The product manager should be able to answer just about any question someone might have about the product they’re in charge of manager. You could think of them as a chef. They help come up with recipes, cook the dish, teach others to cook the dish, and often help with the presentation and branding of their foods. Just don’t expect them to know how to do the wiring in the restaurant, that’s someone else’s expertise.
The right tools for the job
A bad workman may blame his tools, but bad tools can make or break a project (or program). A bad product means your team will waste time compensating for its flaws, rather than focusing on the task at hand.
There’s no denying a good project management system is the backbone of a neater, more organized project. And the better the organization, the more efficient the project or program.
Program managers are more focused on cross-team communication and milestone management, so they’ll want broad big-picture data — whereas project managers will need to zoom in and track individual tasks. Version control, issue logs, and bug tracking functionalities are all must-haves.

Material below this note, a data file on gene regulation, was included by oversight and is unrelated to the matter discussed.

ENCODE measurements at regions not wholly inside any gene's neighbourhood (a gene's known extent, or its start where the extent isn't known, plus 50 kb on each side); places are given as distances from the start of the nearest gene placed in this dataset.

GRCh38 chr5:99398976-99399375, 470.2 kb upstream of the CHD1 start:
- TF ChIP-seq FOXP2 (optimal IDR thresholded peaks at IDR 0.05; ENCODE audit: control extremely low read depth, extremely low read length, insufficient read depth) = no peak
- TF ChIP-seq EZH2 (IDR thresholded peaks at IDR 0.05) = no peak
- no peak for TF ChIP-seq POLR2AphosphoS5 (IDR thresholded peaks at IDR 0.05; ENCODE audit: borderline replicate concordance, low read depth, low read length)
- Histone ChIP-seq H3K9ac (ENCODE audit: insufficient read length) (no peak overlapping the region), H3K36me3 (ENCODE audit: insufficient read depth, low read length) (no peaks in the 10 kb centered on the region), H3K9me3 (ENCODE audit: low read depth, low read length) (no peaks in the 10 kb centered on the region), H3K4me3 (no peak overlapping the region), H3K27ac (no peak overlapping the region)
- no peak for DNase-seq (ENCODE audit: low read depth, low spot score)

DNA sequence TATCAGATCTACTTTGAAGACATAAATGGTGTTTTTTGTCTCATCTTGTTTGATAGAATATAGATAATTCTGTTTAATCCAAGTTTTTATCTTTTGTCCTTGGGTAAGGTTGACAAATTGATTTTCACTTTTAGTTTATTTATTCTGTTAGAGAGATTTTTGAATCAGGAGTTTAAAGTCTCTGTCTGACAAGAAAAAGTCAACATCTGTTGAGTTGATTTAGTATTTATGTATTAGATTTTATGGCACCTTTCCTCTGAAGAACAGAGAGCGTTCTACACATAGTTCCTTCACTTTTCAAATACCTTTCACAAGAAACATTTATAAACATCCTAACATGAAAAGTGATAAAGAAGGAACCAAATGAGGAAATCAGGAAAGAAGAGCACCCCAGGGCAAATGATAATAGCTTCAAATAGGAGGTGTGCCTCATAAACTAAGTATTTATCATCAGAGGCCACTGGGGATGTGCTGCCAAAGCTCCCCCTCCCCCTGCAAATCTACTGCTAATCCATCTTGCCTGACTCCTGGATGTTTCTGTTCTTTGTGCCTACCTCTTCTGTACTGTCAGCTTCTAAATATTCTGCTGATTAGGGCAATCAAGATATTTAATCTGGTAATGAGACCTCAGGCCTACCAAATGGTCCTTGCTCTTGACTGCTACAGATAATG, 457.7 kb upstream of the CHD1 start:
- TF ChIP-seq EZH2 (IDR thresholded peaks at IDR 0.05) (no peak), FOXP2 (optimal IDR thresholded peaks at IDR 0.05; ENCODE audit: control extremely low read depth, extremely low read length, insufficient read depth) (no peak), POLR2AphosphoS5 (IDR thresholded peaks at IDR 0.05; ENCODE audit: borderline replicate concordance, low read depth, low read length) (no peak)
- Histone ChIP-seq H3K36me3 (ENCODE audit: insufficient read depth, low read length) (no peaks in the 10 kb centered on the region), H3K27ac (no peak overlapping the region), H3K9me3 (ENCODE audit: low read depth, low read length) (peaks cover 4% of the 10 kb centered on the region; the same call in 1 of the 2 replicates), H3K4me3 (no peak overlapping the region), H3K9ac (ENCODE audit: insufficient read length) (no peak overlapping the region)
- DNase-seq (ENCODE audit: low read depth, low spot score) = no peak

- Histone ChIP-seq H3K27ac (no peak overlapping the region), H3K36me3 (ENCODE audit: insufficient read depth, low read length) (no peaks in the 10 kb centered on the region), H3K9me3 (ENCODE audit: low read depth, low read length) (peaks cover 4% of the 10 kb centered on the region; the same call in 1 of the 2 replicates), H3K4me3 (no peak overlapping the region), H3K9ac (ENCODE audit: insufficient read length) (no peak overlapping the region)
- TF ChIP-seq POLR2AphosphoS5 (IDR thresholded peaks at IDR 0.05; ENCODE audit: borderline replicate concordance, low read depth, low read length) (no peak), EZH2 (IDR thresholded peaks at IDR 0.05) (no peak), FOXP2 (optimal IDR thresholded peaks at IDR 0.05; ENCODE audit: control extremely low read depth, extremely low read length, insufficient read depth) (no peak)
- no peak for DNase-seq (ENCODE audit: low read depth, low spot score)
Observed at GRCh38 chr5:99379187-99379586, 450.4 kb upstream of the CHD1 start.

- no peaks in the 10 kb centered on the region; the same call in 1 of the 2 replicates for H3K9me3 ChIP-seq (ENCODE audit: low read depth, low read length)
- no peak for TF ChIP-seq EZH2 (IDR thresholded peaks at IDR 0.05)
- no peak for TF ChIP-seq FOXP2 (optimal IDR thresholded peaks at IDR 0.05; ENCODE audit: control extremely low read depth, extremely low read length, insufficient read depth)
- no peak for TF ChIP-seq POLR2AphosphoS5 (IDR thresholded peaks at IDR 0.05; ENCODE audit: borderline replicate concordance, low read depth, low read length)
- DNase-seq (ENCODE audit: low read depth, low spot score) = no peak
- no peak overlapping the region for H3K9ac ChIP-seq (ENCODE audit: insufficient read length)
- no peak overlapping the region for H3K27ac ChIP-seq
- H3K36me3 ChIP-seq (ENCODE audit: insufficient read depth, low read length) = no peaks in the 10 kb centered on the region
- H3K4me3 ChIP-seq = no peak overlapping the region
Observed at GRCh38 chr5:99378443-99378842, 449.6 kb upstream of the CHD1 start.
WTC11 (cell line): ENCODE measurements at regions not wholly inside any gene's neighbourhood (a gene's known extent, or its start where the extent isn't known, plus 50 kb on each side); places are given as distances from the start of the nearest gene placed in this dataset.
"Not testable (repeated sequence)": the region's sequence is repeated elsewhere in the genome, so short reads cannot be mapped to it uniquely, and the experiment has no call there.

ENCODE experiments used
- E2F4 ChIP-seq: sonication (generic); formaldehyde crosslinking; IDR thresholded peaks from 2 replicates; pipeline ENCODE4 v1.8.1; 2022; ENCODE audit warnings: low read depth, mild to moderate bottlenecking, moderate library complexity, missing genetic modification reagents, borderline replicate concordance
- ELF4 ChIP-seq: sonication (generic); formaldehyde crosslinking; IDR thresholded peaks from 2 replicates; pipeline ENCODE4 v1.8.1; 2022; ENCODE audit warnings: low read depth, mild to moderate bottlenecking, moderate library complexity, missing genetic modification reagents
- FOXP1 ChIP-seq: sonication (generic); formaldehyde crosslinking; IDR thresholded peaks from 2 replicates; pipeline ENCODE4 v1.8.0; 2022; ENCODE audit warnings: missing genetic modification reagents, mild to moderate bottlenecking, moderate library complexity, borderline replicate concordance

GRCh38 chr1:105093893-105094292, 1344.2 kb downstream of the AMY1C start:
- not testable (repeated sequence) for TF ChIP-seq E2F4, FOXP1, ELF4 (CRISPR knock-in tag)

It’s also a good idea to choose a project management tool that allows a high level of customization. Each project, program, organization, and individual is different. So rather than forcing everyone and everything into a format that’s not quite right, choose software that adapts around you.
And finally, a word on collaboration
It’s a word that gets thrown around like confetti in the business world. But time and time again, it crops up as the number one issue to productivity. Nowhere is effective communication more important than in project and program management.
The secret sauce to great communication is flexibility. Understanding that everyone has their own way of working not only shows your team members you appreciate them as individuals, but it will help everyone work to their full potential. Remember: Take care of your team, and they’ll take care of the work.